Volume 4, Issue 19!
“Movie Review: Avengers: Age of Ultron”
Starring: Robert Downey Jr., Chris Evans, Chris Hemsworth, Scarlett Johansson, Mark Ruffalo, James Spader, Aaron Taylor-Johnson, Elizabeth Olsen
Directed By: Joss Whedon
To call Avengers: Age of Ultron a massive film is an understatement. Director Joss Whedon’s sequel to the megahit 2012 Avengers has to do many things: please comic fans and “normies” alike, set up the future of the Marvel Cinematic universe, and of course, serve as the follow up to arguably the biggest (and best) superhero film of all time. This is a tall order, and the hype around this film is certainly huge. After delivering one of the most entertaining films of last year with Guardians of the Galaxy, Marvel Studios has earned enough goodwill from fans that they could pretty much release a two and half hour film of the Avengers having game night and it would still make the same amount as a huge crossover come to life. So how does Age of Ultron stack up with the other Marvel films?
Pretty damn well actually.
Yes, Age of Ultron isn’t quite as good as it’s predecessor, but it’s still a fantastic ride. Under anyone less than Whedon, the film probably would’ve crumbled, and while it stumbles a few times, the director makes a beautiful recovery that has me itching for more from Marvel Studios.
If you didn’t already know, Age of Ultron finds Earth’s Mightiest Heroes battling the sentient robot Ultron (James Spader). Created by Tony Stark (Robert Downey Jr., who can now play the role in his sleep) to “put a suit of armor around the Earth”, Ultron decides that the best way to protect humanity is to wipe it out. Naturally Thor, Captain America, Black Widow, Hawkeye, and Hulk don’t agree, and take the fight to Ultron, who’s backed up by Scarlet Witch and Quicksilver (Elizabeth Olsen and Aaron Taylor-Johnson). Oh yeah, The Vision also appears, and he’s played to perfection by Paul Bettany.
We’ve seen all of our major players before, and like RDJ with Iron Man, Chris Evans, Scarlett Johanson, Chris Hemsworth, and the rest of the Avengers team cast are nearly synonymous with the characters they play. Newcomers Elizabeth Olsen and Aaron Taylor-Johnson are surprisingly great as the Maximoff Twins Wanda and Pietro (otherwise known as Scarlet Witch and Quicksilver). Taylor Johnson nails Quicksilver’s impulsiveness more than Evan Peters’ version in X-Men: Days of Future Past, and Olsen gives Scarlet Witch a suitably creepy vibe that plays in perfectly with her powers. However, James Spader’s Ultron is arguably THE reason to watch to the film. He gives the big tall robot a suitable amount of menace, but also gets to deliver some pretty hilarious lines that hit when you least expect them to.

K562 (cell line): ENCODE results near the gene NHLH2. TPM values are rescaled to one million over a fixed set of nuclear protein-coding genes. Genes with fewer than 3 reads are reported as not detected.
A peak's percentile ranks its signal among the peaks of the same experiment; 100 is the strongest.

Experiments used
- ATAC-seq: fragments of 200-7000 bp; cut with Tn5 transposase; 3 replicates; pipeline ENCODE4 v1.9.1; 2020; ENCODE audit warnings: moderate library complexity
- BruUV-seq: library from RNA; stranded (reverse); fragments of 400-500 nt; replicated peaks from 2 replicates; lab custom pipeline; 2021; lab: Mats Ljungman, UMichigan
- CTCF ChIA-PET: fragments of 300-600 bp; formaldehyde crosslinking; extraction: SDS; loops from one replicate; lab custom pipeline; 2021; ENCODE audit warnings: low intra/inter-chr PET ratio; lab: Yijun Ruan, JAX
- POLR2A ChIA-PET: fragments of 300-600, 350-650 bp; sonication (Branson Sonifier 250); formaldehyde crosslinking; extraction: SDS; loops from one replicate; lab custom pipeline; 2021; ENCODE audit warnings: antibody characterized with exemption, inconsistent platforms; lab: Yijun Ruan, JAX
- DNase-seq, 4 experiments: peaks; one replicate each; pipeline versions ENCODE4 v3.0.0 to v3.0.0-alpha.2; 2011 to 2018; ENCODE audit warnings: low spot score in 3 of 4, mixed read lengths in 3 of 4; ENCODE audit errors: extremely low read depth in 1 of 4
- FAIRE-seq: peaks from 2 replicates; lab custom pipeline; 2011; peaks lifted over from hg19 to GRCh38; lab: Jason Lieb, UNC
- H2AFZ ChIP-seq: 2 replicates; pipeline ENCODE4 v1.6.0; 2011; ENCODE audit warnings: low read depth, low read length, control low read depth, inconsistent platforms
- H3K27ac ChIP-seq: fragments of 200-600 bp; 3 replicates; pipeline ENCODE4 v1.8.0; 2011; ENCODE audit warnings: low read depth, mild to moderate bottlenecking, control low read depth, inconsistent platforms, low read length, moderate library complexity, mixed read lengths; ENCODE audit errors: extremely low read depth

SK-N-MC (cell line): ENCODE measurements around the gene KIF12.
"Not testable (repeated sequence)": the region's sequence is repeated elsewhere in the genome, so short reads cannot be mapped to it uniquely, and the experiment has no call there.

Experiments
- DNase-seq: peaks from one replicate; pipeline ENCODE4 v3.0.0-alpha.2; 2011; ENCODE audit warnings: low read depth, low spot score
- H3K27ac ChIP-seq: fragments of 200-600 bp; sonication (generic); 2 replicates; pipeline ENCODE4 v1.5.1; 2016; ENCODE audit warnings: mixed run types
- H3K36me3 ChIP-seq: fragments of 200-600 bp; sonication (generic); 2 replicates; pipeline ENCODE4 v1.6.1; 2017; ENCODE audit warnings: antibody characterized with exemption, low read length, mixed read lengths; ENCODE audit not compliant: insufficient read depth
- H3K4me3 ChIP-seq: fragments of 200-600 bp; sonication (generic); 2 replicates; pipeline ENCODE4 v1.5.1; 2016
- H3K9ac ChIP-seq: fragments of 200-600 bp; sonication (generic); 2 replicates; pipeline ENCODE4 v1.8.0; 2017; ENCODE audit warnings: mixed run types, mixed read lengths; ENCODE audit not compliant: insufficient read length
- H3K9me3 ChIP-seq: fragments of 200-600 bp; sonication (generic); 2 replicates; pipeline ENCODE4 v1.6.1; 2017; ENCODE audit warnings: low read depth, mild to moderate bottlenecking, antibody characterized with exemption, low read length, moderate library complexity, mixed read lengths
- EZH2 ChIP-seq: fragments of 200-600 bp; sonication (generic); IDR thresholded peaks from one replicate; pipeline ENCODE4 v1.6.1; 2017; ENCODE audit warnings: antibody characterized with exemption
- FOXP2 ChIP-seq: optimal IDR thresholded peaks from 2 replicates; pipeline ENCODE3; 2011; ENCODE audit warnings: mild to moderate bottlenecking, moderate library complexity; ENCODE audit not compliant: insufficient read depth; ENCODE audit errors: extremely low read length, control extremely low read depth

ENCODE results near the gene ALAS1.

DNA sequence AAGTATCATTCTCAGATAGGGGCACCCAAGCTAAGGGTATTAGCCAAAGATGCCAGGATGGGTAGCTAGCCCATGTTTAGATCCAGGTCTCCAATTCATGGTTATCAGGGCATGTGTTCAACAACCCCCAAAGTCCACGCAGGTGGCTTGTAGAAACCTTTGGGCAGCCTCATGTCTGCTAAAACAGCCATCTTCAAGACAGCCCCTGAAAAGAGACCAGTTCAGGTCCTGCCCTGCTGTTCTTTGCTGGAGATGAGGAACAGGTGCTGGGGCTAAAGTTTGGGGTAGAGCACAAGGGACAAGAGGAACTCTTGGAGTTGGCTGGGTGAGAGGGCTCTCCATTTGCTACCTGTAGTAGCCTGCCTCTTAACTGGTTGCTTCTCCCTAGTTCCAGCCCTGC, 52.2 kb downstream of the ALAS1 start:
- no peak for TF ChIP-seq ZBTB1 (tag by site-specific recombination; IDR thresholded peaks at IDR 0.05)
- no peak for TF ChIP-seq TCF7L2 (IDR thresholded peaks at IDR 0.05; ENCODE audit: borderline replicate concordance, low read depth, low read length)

With no need to bring the team together again, Whedon’s free to devote more time to Hulk, Black Widow, and Hawkeye, who’s given a lot to do this time around and a surprisingly touching back story. From an inspiring (and hilarious) speech to Scarlet Witch, to some supremely badass moves, the team’s archer actually steals the movie in a lot of ways. It’s clear that Renner’s wishes to be able to “do more” in the sequel were heard loud and clear by Whedon.
Ultron is packed to the brim with story and huge action sequences, the standouts being the opening scene, the Hulkbuster vs. Hulk fight, and the final battle against Ultron’s forces. However, it’s Whedon’s character moments and the chemistry between the cast steals the show again, especially the early scene where the team throws a party to celebrate their successful mission. It’s here, where the team is kicking back and relaxing with one another that Whedon’s in his element. Honestly, as incredible as it was seeing the Hulkbuster throw down with Hulk or Captain America battle Ultron, my favorite moment in the film was watching the team try to lift Thor’s hammer.
Of course, Age of Ultron is a part of the larger Marvel Cinematic Universe, so clues have to be laid to build up to the next phase of Marvel films. This is definitely where the film suffers, but it’s not a complete train wreck, and Whedon does an admirable job of inserting these moments into the film without sacrificing his story too much (if you’re a major Marvel Zombie like me, you’ll see these moments as a plus, and not a detraction from the story). If anything, the introduction of the Vision and Scarlet Witch and Quicksilver’s sudden change to the light side could’ve been fleshed out a little more, and some things are a little rushed towards the end of the second act, but by and large Ultron remains a solid film. There’s so many moving parts at play in Age of Ultron that frankly it’s amazing that the end result is as good as it is. Viewers who aren’t as well versed in Marvel Comics lore may be scratching their heads at some parts, but the Marvel Zombies in the crowd will lose their minds numerous times in this film.
It’s a bummer that Joss Whedon has decided to part ways with Marvel, but I’m not surprised at all that this is his last Avengers movie. After seeing this film it’s apparent that he gave his all making sure this movie not only told a compelling story, but also transitioned the MCU into the next phase. Rest easy, Mr. Whedon. You’ve earned it.